viernes, 15 de febrero de 2013


Conference “Astronomy. From here, to eternity?”

Date:   21st February at 8 pm / El 21 de febrero a las 20 horas.

Place: Centro de la UNED en Guadalajara. Colegio San José.

Speaker: Edmund Leary. PhD in Chemistry from the University of Liverpool. Working at the Instituto Madrileño de Estudios Avanzados (IMDEA) Nanociencia Foundation.

If you are interested in the issue and if you like English, don't miss the opportunity to attend this lecture. You can read some comments about it below this post.

Astronomy is, perhaps, the oldest science. People have been observing the heavens for many thousands of years, and making predictions based on those observations. In the beginning this was mainly for religious purposes. Modern astronomy really began during the Renaissance with the observations of Galileo, Copernicus and Kepler, whilst Isaac Newton explained the motion of the heavenly bodies, gave a theory of gravity, and invented the reflecting telescope! Arguably the most important discovery in modern astronomy is what is known as the Cosmic Microwave Background. This is radiation (of the kind which we all use in the kitchen!) which is all around us and provides the strongest evidence we have for the Big Bang, the proposed origin of the Universe. Several other recent discoveries now go to show how little in fact we know about the Universe. These include Dark Matter and Dark Energy. Dark Matter is ‘dark’, because we cannot ‘see’ it. In other words it does not interact with radiation, we can only detect it via its gravitational influence on visible matter. Dark Energy is so called because we have virtually no idea what it is! But since 1998, astronomers have known that something is opposing gravity and actually speeding up the rate of expansion of the entire universe.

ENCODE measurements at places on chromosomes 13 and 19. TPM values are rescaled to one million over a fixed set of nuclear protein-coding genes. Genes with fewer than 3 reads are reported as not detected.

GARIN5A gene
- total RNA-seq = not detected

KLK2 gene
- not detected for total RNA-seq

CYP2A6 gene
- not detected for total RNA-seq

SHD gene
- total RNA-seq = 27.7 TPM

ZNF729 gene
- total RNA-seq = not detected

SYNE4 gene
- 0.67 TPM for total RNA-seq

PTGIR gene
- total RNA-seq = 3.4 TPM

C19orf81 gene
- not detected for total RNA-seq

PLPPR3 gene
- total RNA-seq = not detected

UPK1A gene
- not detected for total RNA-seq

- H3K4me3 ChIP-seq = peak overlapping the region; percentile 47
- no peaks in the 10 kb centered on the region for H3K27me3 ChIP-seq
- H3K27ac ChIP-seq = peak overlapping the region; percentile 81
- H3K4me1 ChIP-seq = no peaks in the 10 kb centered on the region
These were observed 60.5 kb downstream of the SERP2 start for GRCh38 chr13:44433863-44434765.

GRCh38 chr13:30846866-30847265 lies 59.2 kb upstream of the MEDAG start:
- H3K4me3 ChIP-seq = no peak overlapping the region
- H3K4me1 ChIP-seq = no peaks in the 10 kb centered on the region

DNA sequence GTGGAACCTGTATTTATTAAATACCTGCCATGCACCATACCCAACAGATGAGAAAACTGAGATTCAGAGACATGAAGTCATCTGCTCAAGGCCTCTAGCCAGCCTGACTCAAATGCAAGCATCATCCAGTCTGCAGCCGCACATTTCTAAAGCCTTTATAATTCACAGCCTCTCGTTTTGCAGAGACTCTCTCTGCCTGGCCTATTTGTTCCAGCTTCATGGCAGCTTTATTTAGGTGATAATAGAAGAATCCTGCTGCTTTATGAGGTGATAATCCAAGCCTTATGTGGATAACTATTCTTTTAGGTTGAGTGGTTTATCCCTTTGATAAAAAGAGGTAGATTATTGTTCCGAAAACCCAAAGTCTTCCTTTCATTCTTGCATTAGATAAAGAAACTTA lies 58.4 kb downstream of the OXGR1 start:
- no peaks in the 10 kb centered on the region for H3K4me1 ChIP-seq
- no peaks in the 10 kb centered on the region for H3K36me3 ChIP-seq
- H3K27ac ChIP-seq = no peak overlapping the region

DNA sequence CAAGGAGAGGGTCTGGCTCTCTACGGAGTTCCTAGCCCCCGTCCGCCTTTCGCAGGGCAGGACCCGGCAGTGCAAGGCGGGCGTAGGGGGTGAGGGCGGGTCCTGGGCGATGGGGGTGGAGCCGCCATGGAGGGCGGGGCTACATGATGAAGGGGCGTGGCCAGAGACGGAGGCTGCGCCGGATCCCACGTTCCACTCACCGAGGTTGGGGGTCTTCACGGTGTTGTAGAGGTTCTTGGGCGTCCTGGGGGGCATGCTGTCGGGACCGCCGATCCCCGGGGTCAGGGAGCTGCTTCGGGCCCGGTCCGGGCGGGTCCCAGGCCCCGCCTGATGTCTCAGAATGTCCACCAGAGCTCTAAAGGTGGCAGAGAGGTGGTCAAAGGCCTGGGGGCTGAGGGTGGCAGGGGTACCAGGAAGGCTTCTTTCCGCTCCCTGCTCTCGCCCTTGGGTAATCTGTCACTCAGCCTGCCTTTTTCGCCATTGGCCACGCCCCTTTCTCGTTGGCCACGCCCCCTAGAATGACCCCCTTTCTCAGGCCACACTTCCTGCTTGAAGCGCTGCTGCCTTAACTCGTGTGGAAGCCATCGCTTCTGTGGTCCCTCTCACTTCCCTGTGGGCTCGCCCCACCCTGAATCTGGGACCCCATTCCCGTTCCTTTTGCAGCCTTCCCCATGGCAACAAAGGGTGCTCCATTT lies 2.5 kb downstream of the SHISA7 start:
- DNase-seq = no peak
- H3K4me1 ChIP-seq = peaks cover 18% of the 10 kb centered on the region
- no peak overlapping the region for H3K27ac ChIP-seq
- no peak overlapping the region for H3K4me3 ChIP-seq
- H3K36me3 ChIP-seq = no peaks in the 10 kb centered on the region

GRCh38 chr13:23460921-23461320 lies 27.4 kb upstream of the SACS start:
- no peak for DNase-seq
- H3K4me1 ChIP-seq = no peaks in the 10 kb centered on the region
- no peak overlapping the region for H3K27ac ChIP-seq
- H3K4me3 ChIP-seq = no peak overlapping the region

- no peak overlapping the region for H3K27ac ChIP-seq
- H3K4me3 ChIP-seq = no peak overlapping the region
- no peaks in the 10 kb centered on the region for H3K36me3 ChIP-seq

Nowadays, Astronomy is intimately linked with the subjects of Cosmology and Particle Physics to try and answer the big questions posed by these baffling observations. Two of the biggest are perhaps ‘What came before the Big Bang?’ and ‘Is the Universe infinite, or does it have an edge?’ My talk will begin with a look at how anyone can get started in astronomy, from the type of equipment available to the modern day amateur, through to some important observations that can be made which can help professional astronomers. In the second part of my talk I shall take a look at recent progress in our understanding of the Universe, which leads to fascinating ideas such as if the Universe is infinite, then there is really somebody who looks just like you, reading the same advert for the same lecture, somewhere else in the Universe right now! However, if the Universe is finite, what lies beyond? Neither scenario makes any real sense!

Astronomy Cosmology Telescope Moon Planet
Star Galaxy Black Hole Quasar Universe
Big Bang Dark Matter Dark Energy Standard Candle
Radio Astronomy

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